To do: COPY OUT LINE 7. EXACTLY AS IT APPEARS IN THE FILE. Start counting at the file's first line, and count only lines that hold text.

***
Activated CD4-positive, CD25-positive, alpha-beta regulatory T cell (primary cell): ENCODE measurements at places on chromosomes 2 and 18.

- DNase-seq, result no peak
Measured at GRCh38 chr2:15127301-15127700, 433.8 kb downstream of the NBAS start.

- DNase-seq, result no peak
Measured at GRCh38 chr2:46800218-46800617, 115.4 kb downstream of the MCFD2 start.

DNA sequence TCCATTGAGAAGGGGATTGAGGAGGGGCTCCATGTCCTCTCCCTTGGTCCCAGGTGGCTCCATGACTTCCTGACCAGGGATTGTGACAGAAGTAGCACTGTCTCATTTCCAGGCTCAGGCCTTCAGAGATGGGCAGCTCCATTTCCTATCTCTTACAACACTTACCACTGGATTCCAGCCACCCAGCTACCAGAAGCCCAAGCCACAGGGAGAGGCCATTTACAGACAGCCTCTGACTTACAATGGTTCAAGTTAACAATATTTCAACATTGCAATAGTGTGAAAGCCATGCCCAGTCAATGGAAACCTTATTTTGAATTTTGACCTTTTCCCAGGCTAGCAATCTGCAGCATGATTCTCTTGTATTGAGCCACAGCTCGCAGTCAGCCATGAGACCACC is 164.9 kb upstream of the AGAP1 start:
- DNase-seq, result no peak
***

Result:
- DNase-seq, result no peak